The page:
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Thanks for raising this – I need to do mine too! Follow this link to find what the RHS has to say about thinning apples https://www.rhs.org.uk/advice/profile?pid=340
I agree with all the comments posted so far. I read the forum daily; I rarely log in. I loathe Facebook; love this forum.
I have a collection of 3 different types of blueberry. I “compromised” by creating a small raised bed for them, which I filled with ericaceous compost. In the winter, I mulch with pine needles.
I understand that blueberries are moisture loving plants, so watering seems to be inevitable; I give mine priority for watering and endeavour to keep the soil moist.
Useful information can be found at:
Keep them covered as the birds love the berries and they will disappear in the twinkling of an eye!
I too struggled with celeriac for many years and have had encouraging results of late – mainly due to planting in very compost rich soil and watering well. This is a link to some detailed instructions that may be helpful https://www.quickcrop.co.uk/learning/plant/celeriac
Also check Charles’ books for instructions.
Fundamentally, sow seed early indoors, plant out in compost rich soil, water well, remove outer leaves later in the season. Harvest and enjoy!
These are good questions indeed! They have been lurking in my mind for some time and your post motivated me to find out,
Brassica (/ˈbræsɪkə/) is a genus of plants in the mustard family (Brassicaceae). The members of the genus are informally known as cruciferous vegetables, cabbages, or mustard plants. Crops from this genus are sometimes called cole crops—derived from the Latin caulis, denoting the stem or stalk of a plant (Wikipedia)
CABBAGE – a specific member of the brassica family,
LETTUCE/SALAD – Lettuce is a specific leafy vegetable usually used in salads. SALAD can be a generic term that includes, as well as lettuce, other leaves used in salads, including chicories, herbs, edible flowers and a whole host of other leaves. SALAD can also refer to vegetables used in salads, such as cucumber, tomatoes, etc.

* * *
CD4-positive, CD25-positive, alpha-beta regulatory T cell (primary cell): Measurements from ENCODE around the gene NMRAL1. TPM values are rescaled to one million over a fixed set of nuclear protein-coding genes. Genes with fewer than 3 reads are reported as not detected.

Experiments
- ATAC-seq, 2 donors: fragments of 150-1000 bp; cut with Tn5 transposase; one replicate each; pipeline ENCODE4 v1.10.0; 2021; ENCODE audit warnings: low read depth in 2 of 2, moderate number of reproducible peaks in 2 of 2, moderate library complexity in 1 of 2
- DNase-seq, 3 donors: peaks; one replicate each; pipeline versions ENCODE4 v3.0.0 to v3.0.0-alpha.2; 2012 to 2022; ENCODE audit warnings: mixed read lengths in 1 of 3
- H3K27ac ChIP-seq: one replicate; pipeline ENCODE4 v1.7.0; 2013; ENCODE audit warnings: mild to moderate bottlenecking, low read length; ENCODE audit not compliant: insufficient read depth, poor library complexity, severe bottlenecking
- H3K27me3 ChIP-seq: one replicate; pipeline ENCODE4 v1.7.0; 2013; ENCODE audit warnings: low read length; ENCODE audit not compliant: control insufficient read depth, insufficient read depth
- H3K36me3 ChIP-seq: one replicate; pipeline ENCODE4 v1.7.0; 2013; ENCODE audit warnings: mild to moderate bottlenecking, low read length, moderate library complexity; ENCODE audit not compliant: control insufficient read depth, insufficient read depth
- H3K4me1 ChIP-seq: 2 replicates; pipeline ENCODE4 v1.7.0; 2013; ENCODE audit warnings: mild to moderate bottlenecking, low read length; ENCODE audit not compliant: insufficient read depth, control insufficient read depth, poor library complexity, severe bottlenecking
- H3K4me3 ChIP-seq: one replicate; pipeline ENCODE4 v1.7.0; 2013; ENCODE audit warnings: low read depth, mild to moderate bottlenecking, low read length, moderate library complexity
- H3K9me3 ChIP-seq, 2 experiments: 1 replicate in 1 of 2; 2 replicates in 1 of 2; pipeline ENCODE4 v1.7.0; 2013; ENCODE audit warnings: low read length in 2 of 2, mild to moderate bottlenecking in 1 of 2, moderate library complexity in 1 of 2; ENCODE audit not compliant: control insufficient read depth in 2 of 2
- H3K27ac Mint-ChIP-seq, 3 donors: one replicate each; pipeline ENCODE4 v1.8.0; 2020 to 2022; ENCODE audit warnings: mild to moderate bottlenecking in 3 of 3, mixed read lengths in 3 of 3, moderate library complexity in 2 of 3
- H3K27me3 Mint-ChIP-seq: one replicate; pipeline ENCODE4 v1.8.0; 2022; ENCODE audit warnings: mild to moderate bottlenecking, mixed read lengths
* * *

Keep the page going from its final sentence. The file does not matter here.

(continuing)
CLABRESE/BROCCOLI – I too have been curious about this and apparently the two terms are generally confused. The website QUICKGROW.COM says:https://www.quickcrop.co.uk/learning/plant/brocolli-calabrese
The supermarkets have helped to confuse the issue of what is broccoli and what a calabrese by calling both by either name. The large green heads you see in the photo (and generally referred to as broccoli) is Calabrese whereas the much smaller heads which can be green, purple or white are broccoli. The flavour of calabrese is milder and much preferred by many to sprouting broccoli and it is an easier crop to grow.
Celeriac and celery are two forms of vegetable derived from the wild plant apeum graveolens. Celery is grown for its stalks and leaves; celeriac is grown for its bulbous “roots”.
Thats a start and may be a help. it was an interesting exercise for me to look into the difference.
Many thanks for your reply which sent me to the RHS website to confirm. RHS say leek moth is very similar to allium leaf miner and on following up the description of that pest, I think that is likely what I have.
I found this picture of the pupae and it is these that are infesting my leeks https://www.gardenorganic.org.uk/news/take-part-our-allium-leaf-miner-survey
As with your moth, the control seems to be covering with fine mesh in March and in September October.
Thanks for you help in identifying these.
My carrots this year look very similar to yours! I put it down to the bed that they are in – I think it is quite stony, but perhaps as Charles says, there are other contributing factors.
Nevertheless, I regard this years crops as a major success – especially as I had to sow 3 times to get any carrots at all! Not pretty, but plentiful and great for soup making. Another positive is the low incidence of carrot fly this year.
I did a late sowing in two other beds and will check to see if these are more akin to the classic carrot shape.
Beverley23rd May 2018 at 6:43 am in reply to: Question re growing cut flowers in a no dig garden #46916
I believe the theory behind this is that rich soil leads to lush growth of foliage at the expense of flowers.